Beach Vault hides your valuables underground


June 3, 2014

Beach Vault screws into the sand underneath your towel to keep your valuables out of sight

Beach Vault screws into the sand underneath your towel to keep your valuables out of sight

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Tossing the e-reader and iPod in your bag can be a great way to enjoy a day at the beach, but when you add it to your wallet, keys and cell phone that's a lot of valuables to leave unattended when you head out for a swim. The solution, according to the designers of Beach Vault, is to bury them.

Beach Vault is cylindrical plastic container that let's you stash your stuff underground and out of sight. Large enough to store objects such as tablets and Kindles, Beach Vault is a sealable, watertight capsule that is screwed into the sand under the custom-made towel. A flap designed to hold a pillow conceals a hole that fits around the mouth of the capsule, intended to give easy access to your items.

A little discretion can do a lot for one's peace of mind at the beach, a classic hunting ground for petty thieves. It must be said, however, that a closed plastic container won't do much to stop such opportunists if they think they've scoped out an unguarded jackpot. If you're after a more high-tech security option, the motion-sensitive, combination locked Yelpie portable safe may be worth a look.

The company is currently raising funds on Kickstarter for the Beach Vault, where a pledge of US$35 will put you in line for one of the capsules and the accompanying towel. If enough funds are raised, it plans to begin shipping in August 2014.

You can get a closer look at Beach Vault in the pitch video below.

Source: Beach Vault

About the Author
Nick Lavars Nick was born outside of Melbourne, Australia, with a general curiosity that has drawn him to some distant (and very cold) places. Somewhere between enduring a winter in the Canadian Rockies and trekking through Chilean Patagonia, he graduated from university and pursued a career in journalism. Having worked for publications such as The Santiago Times and The Conversation, he now writes for Gizmag from Melbourne, excited by tech and all forms of innovation, the city's bizarre weather and curried egg sandwiches. All articles by Nick Lavars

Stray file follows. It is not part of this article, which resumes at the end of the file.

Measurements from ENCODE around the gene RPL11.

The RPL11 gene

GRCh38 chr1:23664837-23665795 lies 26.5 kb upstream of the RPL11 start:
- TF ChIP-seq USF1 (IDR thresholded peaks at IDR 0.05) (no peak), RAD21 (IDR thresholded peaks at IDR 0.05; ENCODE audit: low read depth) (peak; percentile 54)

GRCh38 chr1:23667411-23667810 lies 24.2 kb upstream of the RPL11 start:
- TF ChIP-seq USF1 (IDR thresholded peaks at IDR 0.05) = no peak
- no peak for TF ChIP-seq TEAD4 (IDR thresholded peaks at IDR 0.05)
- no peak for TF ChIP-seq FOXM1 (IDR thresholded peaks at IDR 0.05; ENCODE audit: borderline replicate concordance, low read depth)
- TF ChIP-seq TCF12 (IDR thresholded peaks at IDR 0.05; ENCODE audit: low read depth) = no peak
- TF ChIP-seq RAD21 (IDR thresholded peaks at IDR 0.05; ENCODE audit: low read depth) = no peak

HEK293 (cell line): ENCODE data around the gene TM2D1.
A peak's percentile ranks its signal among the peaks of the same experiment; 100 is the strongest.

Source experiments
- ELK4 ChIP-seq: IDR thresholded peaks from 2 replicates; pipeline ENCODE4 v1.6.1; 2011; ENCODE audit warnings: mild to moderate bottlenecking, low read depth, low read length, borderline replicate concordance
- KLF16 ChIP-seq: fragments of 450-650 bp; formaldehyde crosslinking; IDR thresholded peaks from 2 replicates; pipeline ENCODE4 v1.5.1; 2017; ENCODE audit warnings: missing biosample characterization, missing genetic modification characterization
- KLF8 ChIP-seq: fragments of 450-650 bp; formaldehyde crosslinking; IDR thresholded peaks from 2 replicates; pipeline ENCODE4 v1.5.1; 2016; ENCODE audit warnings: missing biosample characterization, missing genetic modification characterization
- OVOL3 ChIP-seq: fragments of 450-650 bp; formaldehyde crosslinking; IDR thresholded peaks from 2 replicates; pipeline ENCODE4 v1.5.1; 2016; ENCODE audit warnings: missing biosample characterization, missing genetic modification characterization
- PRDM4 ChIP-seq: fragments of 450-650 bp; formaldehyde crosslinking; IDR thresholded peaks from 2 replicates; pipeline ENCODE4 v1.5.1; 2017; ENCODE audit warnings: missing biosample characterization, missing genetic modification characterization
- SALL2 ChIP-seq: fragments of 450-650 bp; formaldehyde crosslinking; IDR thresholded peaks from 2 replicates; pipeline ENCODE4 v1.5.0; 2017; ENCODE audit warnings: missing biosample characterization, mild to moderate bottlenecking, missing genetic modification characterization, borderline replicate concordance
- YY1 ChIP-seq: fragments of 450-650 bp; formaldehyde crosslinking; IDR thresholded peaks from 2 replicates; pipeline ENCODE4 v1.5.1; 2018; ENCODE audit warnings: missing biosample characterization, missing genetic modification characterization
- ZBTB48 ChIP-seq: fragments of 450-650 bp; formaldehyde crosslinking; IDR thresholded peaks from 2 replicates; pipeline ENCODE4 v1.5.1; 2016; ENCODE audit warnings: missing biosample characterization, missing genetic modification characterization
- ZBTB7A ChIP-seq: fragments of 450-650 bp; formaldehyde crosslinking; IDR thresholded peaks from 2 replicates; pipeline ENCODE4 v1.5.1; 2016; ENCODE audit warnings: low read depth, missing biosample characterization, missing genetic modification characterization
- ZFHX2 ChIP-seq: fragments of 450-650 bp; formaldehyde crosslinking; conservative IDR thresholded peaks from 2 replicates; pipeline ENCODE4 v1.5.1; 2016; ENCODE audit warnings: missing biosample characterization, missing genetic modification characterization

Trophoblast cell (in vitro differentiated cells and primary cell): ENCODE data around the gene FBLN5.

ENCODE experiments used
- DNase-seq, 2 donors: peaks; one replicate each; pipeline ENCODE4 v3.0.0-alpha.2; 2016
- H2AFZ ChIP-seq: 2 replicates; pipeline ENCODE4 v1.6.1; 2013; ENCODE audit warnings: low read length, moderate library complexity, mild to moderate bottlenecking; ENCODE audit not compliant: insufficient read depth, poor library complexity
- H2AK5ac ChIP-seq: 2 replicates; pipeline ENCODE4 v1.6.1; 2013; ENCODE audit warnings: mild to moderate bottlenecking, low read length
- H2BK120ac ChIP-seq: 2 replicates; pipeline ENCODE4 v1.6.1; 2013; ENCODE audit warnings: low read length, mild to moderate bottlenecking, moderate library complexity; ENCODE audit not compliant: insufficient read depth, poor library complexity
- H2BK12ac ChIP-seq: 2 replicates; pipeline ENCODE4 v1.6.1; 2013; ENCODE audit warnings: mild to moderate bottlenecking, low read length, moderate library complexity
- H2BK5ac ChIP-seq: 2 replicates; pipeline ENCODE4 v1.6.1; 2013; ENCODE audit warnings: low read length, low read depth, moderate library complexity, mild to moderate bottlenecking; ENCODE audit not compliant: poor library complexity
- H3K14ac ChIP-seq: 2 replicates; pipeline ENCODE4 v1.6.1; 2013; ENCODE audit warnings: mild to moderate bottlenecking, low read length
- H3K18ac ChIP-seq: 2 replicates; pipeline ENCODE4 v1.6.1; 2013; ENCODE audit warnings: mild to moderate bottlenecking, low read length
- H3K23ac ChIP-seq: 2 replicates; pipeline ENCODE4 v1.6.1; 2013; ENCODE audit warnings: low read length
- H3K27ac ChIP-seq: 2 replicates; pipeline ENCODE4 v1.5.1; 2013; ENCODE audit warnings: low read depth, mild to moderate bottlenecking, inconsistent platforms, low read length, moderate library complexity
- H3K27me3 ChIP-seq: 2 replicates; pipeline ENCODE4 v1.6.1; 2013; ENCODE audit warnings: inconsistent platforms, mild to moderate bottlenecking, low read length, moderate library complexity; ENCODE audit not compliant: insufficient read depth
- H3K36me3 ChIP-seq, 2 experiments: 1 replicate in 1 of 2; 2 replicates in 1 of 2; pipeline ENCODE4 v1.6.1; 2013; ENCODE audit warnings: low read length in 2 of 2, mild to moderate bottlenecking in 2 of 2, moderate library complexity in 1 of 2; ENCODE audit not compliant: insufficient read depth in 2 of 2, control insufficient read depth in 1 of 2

Bring an empty coffee can. It's just as easy for a thief to take, and it won't cost you an extra $30.

Fairly Reasoner

Since it is 'screwed' into the sand and hidden by towels or other items, it would make the valuables safer (not easy to 'grab and go', assuming they knew it was even there).

It would probably be safer if one went with someone going to the beach. It would mean more eyes to be on the lookout for those who are looking to steal things.


Well if someone checks to see if you left anything under the pillow that is the end of anything secure since they will see the opening… this isn't ready for prime time yet - if ever. No more secure than the coffee can suggestion under your towel and actually that could be more secure since you could completely cover the coffee can with sand.


I think everyone is missing the obvious here, unless you are the first person on the beach, then everyone will be watching you dig a hole and placing you valuable in it.


Your on the beach. listen to the waves,birds.. not your Ipad and as the model in the ad is fully clothed why even go ? All you need is a towel,(t- shirt) flip flops and few bucks oh and a door key to your car. I can drive on my beach. that's the ultimate luxury !

Jay Finke

Hey guys, I'm the inventor of the Beach Vault. It's not the ultimate solution to Beach Theft if you plan on leaving your stuff completely unattended. The original concept is to conceal your items beneath you while you're sunbathing so that no one walks off with your stuff if you fall asleep. I would never leave my stuff at the Beach completely unattended or out of my line of sight, and we don't encourage anyone else to. The Beach Vault simply provides a waterproof container to put your stuff in so that you can relax and not worry about pickpockets, accidents, or elemental damages.

Marcal DaCunha

Marcal, you said it yourself: " a closed plastic container won't do much to stop opportunists..." so the product only offers limited security and limited peace of mind. I don't think many people would trust this their wallet.

Since the valuable items are small, why not create a slim wearable waterproof pouch that would provide real freedom and security and with the potential to generate a whole series of designs?

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